Google is working on a browser plug-in to let users opt out of being tracked by Google Analytics. Will opting out limit the effectiveness of Google Analytics? If so, how might Google mitigate the loss of fidelity? Forrester Research analyst Joseph Stanhope expects minimal impact because most users won't use the opt-out plug-in. In any case, the move that could mollify privacy watchdogs concerned about the company's ravenous appetite for collecting data about users. This would be helpful in the wake of the Google Buzz backlash.
Google is working on a browser plug-in to let users opt out of being tracked
by Google Analytics, a move that could mollify privacy watchdogs concerned
about the company's ravenous appetite for collecting data about users.
is the search engine's suite of business intelligence software to
help advertisers determine
whether their AdWords and AdSense campaigns are
The Analytics suite tracks Website traffic, telling site publishers how many
users are visiting their site and from where. This information helps
advertisers make their ads more relevant for users who visit their Websites.
However, one of the knocks on the suite has been that it also threatens
users' privacy because it tracks them, not by personally identifiable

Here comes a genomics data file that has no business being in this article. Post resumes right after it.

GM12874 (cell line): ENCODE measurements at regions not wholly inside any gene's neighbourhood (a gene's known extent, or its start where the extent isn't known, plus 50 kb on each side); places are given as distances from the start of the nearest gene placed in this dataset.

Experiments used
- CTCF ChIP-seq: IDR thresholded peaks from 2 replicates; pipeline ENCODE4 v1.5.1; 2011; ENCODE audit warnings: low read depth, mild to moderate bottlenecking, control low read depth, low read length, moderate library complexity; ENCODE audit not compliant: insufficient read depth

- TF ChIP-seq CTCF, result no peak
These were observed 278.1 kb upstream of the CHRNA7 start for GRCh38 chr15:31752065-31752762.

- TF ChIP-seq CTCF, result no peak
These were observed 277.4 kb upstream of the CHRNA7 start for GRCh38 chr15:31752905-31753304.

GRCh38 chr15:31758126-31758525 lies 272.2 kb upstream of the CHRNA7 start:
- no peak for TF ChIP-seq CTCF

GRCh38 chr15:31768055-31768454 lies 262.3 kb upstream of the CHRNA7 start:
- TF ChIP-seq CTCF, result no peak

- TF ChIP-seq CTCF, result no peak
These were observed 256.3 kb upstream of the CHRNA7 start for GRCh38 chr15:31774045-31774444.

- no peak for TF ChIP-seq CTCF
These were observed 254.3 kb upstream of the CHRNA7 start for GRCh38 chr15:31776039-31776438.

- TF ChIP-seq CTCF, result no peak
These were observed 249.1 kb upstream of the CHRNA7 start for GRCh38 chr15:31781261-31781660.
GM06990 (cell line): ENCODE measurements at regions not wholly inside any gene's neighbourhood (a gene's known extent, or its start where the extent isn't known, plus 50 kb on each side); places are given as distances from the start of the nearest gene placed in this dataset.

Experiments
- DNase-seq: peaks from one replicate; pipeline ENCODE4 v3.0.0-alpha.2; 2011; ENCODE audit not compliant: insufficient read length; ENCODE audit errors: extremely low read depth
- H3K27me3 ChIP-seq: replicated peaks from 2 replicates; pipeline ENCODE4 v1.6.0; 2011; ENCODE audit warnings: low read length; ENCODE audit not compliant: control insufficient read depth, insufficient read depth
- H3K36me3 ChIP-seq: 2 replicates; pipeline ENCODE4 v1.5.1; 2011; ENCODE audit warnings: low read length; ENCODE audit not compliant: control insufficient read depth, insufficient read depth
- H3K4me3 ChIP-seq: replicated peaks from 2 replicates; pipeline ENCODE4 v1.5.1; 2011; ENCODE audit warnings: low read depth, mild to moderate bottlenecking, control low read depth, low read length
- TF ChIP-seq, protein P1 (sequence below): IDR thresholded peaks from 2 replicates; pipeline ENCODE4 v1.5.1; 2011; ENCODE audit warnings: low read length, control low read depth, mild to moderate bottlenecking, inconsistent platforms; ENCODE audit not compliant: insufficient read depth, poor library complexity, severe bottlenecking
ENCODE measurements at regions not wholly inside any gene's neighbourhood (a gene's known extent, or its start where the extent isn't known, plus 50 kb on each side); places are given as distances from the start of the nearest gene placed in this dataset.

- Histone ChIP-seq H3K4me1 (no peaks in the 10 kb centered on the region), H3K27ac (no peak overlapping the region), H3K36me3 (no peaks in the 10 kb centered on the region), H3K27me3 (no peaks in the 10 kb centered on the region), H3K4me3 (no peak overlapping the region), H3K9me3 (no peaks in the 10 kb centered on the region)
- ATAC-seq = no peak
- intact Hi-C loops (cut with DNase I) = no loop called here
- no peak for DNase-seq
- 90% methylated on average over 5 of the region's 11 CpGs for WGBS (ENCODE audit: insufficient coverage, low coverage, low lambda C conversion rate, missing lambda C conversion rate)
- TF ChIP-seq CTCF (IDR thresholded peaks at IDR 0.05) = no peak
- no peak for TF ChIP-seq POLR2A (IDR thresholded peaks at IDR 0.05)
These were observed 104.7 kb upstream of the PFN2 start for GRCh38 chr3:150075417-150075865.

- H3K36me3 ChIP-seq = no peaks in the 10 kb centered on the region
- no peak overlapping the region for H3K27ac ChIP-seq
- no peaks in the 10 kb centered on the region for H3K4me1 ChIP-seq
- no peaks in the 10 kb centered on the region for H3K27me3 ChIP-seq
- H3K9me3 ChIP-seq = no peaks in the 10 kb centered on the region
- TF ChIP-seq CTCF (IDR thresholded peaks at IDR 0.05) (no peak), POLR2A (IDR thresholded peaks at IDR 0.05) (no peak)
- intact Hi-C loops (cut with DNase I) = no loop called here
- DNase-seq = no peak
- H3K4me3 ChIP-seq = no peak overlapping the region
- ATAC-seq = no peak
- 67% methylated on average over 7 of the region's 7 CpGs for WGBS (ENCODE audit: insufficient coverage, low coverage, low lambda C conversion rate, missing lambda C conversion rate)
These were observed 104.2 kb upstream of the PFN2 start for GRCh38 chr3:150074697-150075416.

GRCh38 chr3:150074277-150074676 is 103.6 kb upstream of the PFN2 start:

information, but by their browser cookies and IP addresses tethered to their
That will change soon, according to a March 18 blog post from Amy Chang,
group product manager for Google Analytics.
"Over the past year, we have been exploring ways to offer users more
choice on how their data is collected by Google Analytics," Chan wrote
. "We concluded that the best approach would
be to develop a global browser based plug-in to allow users to opt out of being
tracked by Google Analytics."
Google is testing the opt-out tool and will make it available for users in
the coming weeks.
Questions remain about this tool, which may only be answered upon its
implementation. Will opting out limit the effectiveness of Google Analytics? If
so, how might Google mitigate the loss of fidelity?
Forrester Research analyst Joseph Stanhope expects minimal impact because
most users won't use the opt-out plug-in.
"And even if the numbers drop a bit, the trending data will remain
valuable and Web analytics experts will learn to quantify and manage any
resulting bias," Stanhope wrote on his blog March 18
. "This may be analogous
survived despite the fact these things can be easily deactivated because
relatively few consumers actually take advantage of those options."
Moreover, Stanhope said, Google Analytics adoption may actually increase in
the wake of the opt-out plug-in because it shows good faith to regulators and
paves the way for Google Analytics to work in Europe,
where privacy regulations tend to be more stringent. This may boost GA usage
and ultimately drive more advertising revenue, he said.
The opt-out effort may be welcomed by privacy advocates who fear Google,
which has taken several steps in the last several months to be more open in the
face of increased regulatory scrutiny in the United
States and overseas.
For example, the Google Dashboard provides
a summary of the application data associated with Google
accounts to provide people with transparency and control over their data.
However, Google has also trampled
on user privacy with Google Buzz, a social service that
exposed users' contacts in their Google profiles. The company is still trying
to recover from that misstep. An opt-out for Google Analytics may be another